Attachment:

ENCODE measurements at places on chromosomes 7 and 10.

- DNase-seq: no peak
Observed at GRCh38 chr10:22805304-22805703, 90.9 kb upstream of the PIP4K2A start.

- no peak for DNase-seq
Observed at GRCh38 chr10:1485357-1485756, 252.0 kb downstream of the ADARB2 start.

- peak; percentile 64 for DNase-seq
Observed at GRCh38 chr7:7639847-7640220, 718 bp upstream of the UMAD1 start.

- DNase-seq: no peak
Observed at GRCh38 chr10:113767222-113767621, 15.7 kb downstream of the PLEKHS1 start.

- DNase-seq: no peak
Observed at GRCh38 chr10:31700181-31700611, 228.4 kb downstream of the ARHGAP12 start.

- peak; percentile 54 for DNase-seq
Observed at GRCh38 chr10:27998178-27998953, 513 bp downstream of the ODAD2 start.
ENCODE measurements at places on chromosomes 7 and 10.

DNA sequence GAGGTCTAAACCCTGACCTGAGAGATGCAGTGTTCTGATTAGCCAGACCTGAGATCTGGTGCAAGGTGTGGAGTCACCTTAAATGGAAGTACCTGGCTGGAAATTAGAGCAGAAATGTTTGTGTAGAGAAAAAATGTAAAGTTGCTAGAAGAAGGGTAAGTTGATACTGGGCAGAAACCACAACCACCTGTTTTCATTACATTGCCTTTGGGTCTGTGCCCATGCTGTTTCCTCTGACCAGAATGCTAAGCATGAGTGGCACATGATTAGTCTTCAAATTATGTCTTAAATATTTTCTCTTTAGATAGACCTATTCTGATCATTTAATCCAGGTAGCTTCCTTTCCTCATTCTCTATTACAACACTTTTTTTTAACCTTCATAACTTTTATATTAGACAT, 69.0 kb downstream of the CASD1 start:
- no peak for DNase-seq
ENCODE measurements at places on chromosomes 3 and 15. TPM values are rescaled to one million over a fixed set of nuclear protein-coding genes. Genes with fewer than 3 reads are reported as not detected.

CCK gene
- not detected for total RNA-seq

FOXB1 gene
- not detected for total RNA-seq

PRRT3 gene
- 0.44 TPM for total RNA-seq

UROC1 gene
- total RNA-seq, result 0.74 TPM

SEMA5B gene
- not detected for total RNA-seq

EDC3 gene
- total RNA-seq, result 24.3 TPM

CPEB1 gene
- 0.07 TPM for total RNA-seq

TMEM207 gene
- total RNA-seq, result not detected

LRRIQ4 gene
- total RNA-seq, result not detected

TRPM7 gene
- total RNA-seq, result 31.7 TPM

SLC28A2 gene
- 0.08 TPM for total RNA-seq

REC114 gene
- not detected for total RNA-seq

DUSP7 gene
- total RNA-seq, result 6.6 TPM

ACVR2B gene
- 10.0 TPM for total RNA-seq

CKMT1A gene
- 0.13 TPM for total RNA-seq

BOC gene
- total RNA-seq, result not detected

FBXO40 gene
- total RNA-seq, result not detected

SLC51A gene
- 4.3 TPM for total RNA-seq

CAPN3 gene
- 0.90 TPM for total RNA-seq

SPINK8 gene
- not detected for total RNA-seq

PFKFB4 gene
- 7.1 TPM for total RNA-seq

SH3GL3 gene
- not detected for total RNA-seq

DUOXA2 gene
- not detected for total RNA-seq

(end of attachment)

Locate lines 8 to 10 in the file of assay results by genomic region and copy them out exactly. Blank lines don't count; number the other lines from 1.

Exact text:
- DNase-seq: no peak
Observed at GRCh38 chr10:113767222-113767621, 15.7 kb downstream of the PLEKHS1 start.

- DNase-seq: no peak